Elephants in India are facing a significant threat from electrocution. According to data provided by the Minister of State for Environment, Forest and Climate Change, electrocution has been the leading cause of death for elephants in India in the past five years, with 348 deaths reported. The data also showed that 80 deaths were caused by train accidents and 41 deaths were caused by poaching. In addition, illegal electrified solar and electric perimeter fencing done by farmers to prevent elephants from entering their fields is a major contributor to these electrocution deaths.
The Union government has implemented multiple guidelines aimed at reducing the number of elephant deaths caused by electrocution, as well as minimizing the impact of power transmission lines and other power infrastructure on elephants and other wildlife. However, a significant portion of electrocution deaths among elephants is caused by illegal electrified solar and electric perimeter fencing erected by farmers to deter elephants from entering their fields. These farmers illicitly obtain power for the fencing from main transmission lines, resulting in immediate death for elephants that come into contact with it.
One solution proposed by conservationists is the creation of elephant corridors, designated areas that allow elephants to safely migrate between forests in search of food. India currently has 101 elephant corridors and 32 elephant reserves have been established in 14 major elephant states. The MoEFCC has also established critical elephant habitats as ‘Elephant Reserve’ for elephant conservation and to reduce conflict. These reserves are designed to protect the elephant population, and reduce human-elephant conflict by providing safe and secure corridors for the elephants to travel through.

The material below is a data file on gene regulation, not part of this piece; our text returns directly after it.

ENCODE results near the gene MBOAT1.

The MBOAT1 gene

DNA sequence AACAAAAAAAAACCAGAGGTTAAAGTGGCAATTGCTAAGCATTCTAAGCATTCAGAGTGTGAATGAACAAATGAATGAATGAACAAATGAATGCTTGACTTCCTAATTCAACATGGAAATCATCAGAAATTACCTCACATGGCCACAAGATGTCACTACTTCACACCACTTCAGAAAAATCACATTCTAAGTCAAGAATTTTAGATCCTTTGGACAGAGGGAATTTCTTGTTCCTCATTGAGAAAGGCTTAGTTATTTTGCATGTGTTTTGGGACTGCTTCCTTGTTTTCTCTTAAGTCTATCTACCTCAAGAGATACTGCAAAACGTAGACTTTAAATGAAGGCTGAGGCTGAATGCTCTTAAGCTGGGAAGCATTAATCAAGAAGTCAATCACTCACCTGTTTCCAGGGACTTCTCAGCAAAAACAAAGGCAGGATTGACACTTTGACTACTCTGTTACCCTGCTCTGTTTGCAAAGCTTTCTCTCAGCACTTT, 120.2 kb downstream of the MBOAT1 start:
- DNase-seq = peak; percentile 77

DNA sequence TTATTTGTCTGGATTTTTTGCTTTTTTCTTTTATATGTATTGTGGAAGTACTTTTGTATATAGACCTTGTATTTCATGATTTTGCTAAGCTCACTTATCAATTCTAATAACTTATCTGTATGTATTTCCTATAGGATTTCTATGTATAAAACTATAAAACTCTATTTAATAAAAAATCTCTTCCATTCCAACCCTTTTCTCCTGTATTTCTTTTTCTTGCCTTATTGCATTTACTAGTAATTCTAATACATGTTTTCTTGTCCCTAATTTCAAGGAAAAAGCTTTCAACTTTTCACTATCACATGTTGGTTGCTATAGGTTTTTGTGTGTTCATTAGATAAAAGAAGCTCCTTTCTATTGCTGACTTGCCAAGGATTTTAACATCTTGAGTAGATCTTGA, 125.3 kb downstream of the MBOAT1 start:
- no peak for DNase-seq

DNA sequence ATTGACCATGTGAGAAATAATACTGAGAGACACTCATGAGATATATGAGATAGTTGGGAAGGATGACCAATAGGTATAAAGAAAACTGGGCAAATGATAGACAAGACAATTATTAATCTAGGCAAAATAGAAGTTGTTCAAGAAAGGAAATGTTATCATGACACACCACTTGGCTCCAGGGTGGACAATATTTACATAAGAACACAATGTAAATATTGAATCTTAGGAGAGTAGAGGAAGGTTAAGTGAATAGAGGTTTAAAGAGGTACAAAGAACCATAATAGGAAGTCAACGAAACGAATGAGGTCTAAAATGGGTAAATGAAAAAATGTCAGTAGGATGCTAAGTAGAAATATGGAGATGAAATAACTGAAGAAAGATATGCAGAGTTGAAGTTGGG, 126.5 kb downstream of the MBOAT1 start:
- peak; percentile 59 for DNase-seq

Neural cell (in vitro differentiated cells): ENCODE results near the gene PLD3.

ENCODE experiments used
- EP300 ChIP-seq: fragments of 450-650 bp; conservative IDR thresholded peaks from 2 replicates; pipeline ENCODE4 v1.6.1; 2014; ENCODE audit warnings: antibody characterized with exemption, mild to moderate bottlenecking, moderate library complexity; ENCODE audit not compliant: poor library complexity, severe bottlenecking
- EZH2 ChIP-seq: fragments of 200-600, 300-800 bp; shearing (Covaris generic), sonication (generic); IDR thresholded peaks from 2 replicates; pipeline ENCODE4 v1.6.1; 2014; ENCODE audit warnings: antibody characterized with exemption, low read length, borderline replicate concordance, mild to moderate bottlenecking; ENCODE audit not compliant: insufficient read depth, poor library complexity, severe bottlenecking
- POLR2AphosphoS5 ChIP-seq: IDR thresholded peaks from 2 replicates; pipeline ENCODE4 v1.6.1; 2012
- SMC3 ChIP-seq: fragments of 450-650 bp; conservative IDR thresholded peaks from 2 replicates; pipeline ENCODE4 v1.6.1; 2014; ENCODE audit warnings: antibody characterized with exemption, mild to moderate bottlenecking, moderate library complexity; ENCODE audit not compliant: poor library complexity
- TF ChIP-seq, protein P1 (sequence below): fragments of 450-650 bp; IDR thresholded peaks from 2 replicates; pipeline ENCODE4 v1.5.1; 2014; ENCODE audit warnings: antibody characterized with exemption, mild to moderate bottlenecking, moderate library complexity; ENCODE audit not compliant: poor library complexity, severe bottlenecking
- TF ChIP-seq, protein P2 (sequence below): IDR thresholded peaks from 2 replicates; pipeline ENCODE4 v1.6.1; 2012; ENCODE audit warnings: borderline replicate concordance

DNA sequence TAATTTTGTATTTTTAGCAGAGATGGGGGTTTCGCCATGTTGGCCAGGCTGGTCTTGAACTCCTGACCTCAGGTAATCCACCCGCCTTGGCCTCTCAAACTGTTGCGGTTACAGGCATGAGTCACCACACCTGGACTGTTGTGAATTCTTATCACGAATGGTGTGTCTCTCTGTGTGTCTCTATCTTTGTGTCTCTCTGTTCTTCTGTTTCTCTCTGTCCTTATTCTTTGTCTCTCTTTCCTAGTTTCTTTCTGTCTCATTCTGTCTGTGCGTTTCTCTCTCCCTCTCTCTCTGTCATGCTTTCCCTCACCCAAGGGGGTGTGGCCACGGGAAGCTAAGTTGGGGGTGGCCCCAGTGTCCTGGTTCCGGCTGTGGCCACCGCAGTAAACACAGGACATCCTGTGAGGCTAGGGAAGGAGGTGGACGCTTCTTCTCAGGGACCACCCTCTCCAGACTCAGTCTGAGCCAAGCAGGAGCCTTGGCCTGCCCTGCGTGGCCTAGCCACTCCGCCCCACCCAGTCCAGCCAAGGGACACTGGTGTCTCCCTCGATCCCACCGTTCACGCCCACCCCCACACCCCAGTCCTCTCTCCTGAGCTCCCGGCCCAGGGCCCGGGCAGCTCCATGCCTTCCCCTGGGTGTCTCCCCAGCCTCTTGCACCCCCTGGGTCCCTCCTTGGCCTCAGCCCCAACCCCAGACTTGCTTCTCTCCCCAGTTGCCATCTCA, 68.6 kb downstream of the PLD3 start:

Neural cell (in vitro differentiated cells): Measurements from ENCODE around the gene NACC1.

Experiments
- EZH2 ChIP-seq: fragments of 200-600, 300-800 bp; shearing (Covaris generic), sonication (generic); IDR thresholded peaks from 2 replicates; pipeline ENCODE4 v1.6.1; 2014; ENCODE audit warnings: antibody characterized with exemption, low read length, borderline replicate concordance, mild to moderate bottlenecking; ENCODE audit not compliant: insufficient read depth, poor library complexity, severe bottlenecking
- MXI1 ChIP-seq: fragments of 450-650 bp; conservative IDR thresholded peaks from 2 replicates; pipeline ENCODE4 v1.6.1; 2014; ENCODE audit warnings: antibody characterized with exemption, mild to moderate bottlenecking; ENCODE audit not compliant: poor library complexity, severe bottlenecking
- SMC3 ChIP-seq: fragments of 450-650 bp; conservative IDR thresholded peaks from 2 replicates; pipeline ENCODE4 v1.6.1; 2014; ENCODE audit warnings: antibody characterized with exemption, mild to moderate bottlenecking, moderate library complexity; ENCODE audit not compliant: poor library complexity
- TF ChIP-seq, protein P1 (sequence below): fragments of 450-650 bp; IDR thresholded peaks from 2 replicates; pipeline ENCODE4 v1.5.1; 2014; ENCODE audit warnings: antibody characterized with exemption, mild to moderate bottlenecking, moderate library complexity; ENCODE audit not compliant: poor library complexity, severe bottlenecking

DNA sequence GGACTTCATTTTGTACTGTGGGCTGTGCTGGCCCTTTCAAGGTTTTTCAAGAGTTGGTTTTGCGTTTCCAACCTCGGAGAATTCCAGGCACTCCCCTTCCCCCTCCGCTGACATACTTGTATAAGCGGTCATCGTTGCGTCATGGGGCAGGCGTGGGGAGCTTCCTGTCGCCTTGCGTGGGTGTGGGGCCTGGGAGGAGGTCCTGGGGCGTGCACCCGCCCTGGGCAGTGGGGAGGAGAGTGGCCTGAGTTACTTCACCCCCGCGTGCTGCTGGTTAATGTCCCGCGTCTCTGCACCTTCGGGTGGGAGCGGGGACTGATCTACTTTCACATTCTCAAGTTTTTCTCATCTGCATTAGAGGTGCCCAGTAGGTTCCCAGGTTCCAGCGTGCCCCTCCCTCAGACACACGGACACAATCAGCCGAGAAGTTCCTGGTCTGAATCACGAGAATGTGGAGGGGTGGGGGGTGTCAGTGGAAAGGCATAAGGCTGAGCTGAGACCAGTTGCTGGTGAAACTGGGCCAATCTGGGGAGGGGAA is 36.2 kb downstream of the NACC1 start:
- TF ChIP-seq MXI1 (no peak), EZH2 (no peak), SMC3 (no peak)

It is important to note that India is home to the largest population of Asiatic elephants, accounting for nearly 60% of the world’s jumbo population. According to a 2017 estimate, India had a total of 29,964 wild elephants, with Karnataka having the highest number at 6,049, followed by Assam with 5,719, Kerala with 5,706, and Tamil Nadu with 2,761. The loss of even a single elephant is a significant blow to the ecosystem and the overall biodiversity of the country. It is therefore imperative for the government and local communities to take effective measures to protect these endangered species and prevent further deaths.
It is clear that electrocution is a significant problem for elephants in India. The government and local communities must take immediate action to address the issue, including the enforcement of laws to prevent illegal electrified solar and electric perimeter fencing, and the creation of elephant corridors and reserves to protect these animals. Only through a concerted effort can we ensure the survival and well-being of these magnificent creatures, which play an integral role in the ecological balance of the country.
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